ECSE 506: Stochastic Control and Decision Theory

Aditya Mahajan
Winter 2022

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Theory: Optimality of threshold policies in optimal stopping

Let \(\{X_t\}_{t \ge 1}\) be a Markov chain. At each time \(t\), a decision maker observes the state \(X_t\) of the Markov chain and decides whether to continue or stop the process. If the decision maker decides to continue, he incurs a continuation cost \(c_t(X_t)\) and the state evolves. If the DM decides to stop, he incurs a stopping cost of \(s_t(X_t)\) and the problem is terminated. The objective is to determine an optimal stopping time \(\tau\) to minimize \[J(\tau) := \EXP\bigg[ \sum_{t=1}^{\tau-1} c_t(X_t) + s_\tau(X_\tau) \bigg].\]

Such problems are called Optimal stopping problems. These can be solved using dynamic programming as follows.

Define the cost-to-go function of any stopping rule as \[J_t(x; \tau) = \EXP\bigg[ \sum_{s = t}^{\tau - 1} c_{\tau}(X_t) + s_\tau(X_\tau) \,\bigg|\, \tau > t \bigg]\] and the value function as \[V_t(x) = \inf_{\tau} J_t(x; \tau). \] Then, it can be shown that the value functions satisfy the following recursion:

Dynamic Program for optimal stopping \[ \begin{align*} V_T(x) &= s_T(x) \\ V_t(x) &= \min\{ s_t(x), c_t(x) + \EXP[ V_{t+1}(X_{t+1}) | X_t = x]. \end{align*}\]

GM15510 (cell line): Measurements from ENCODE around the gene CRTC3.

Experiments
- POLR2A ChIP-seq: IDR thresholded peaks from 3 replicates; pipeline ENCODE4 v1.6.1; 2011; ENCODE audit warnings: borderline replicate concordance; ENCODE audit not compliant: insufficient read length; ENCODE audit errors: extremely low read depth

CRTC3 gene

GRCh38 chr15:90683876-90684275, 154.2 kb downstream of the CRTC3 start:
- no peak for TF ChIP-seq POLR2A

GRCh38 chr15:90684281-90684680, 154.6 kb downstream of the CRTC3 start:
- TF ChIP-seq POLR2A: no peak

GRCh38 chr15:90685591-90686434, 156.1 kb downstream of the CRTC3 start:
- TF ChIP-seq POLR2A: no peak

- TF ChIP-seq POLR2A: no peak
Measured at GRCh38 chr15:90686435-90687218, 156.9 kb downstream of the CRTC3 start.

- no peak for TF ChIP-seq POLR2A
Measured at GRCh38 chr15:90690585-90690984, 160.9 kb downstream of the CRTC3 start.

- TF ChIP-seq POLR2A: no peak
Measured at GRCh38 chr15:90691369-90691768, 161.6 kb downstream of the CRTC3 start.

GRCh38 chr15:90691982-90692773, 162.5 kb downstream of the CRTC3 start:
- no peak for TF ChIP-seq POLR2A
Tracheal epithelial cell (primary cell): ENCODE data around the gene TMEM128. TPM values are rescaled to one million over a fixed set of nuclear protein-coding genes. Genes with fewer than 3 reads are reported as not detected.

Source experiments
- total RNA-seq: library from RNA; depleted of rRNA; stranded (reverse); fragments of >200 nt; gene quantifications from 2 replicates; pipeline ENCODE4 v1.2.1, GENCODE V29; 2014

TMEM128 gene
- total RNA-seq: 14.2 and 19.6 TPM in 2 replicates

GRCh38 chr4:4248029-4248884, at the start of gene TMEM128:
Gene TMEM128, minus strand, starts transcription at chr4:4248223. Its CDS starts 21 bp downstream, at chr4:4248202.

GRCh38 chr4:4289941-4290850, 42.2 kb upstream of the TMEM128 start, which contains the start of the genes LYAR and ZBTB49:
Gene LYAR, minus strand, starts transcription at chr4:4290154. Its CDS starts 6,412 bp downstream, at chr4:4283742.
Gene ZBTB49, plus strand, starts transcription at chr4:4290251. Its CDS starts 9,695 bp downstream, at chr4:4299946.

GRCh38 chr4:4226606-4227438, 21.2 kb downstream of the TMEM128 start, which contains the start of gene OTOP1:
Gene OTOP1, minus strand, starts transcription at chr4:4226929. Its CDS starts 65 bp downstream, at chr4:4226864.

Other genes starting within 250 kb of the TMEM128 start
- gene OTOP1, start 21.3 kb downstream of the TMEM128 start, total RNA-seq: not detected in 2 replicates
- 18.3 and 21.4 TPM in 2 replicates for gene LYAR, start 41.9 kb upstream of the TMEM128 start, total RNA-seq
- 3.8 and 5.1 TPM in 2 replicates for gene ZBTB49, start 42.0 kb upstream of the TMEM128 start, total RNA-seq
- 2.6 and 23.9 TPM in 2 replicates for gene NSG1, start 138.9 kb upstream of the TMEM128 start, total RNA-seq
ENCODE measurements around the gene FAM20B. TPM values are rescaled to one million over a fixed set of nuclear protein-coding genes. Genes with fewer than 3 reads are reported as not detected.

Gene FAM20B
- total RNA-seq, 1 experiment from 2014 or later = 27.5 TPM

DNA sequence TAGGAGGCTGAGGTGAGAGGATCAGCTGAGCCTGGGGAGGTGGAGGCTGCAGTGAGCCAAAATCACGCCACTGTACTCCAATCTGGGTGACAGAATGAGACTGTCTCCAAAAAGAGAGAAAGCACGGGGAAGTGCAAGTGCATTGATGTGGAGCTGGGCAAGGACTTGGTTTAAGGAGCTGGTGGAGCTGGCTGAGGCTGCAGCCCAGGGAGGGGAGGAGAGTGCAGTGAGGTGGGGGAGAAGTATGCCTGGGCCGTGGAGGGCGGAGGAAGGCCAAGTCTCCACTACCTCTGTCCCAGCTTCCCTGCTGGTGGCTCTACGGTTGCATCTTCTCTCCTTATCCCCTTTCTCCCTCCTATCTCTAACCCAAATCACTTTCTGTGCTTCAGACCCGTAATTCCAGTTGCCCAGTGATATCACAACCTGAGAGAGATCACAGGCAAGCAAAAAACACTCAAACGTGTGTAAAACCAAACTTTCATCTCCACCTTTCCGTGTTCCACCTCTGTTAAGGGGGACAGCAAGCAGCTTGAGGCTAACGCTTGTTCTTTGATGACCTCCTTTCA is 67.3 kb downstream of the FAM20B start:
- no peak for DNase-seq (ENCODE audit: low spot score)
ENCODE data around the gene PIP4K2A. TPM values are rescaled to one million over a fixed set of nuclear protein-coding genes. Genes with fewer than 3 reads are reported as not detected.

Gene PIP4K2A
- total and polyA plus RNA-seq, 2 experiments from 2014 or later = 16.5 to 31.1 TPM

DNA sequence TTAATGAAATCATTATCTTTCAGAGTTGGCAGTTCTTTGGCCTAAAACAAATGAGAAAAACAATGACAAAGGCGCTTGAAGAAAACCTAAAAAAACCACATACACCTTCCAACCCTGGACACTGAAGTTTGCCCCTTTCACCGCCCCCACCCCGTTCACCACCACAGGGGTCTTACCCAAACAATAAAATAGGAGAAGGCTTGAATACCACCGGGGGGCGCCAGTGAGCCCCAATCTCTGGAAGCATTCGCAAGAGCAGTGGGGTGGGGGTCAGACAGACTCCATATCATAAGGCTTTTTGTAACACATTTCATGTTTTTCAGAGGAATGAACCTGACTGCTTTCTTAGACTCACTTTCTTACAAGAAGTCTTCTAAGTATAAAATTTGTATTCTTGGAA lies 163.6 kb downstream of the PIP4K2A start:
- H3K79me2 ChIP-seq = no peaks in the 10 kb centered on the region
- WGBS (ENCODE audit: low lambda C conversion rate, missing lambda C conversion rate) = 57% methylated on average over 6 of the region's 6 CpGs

Consider an optimal stopping problem and define the benefit function as the expected benefit1 of delaying the stopping decision at time \(t\), i.e., \[\begin{equation}\label{eq:B} B_t(x) = c_t(x) + \EXP[ V_{t+1}( X_{t+1}) | X_t = x] - s_t(x). \end{equation}\] Thus, it is optimal to stop whenever \(B_t(x) \ge 0\).

Note that, we can write the value function in terms of the benefit function as follows: \[\begin{align} V_t(x) &= \min\{ s_t(x), B_t(x) + s_t(x) \} \nonumber \\ &= s_t(x) + [ B_t(x) ]^-, \label{eq:V} \end{align}\] where \([y]^-\) is a short hand for \(\min\{y, 0\}\).

Now, define the one-step look-ahead function as the benefit of delaying the stopping decision by one step, i.e., \[\begin{equation}\label{eq:M} M_t(x) = c_t(x) + \EXP[ s_{t+1}(X_{t+1}) | X_t = x] - s_t(x). \end{equation}\]

The benefit function and the one-step look-ahead functions are related as follows. \[ B_T(x) = M_T(x) \] and \[ \begin{align*} B_t(x) &= c_t(x) + \EXP[ V_{t+1}(X_{t+1}) | X_t = x] - s_t(x) \\ &= c_t(x) + \EXP[ s_{t+1}(X_{t+1}) + [B_{t+1}(X_{t+1})]^- | X_t = x] - s_t(x) \\ &= M_t(x) + \EXP[ [B_{t+1}(X_{t+1}]^- | X_t = x ]. \end{align*} \]

Theorem 1

Suppose the state space is totally ordered and the following conditions hold.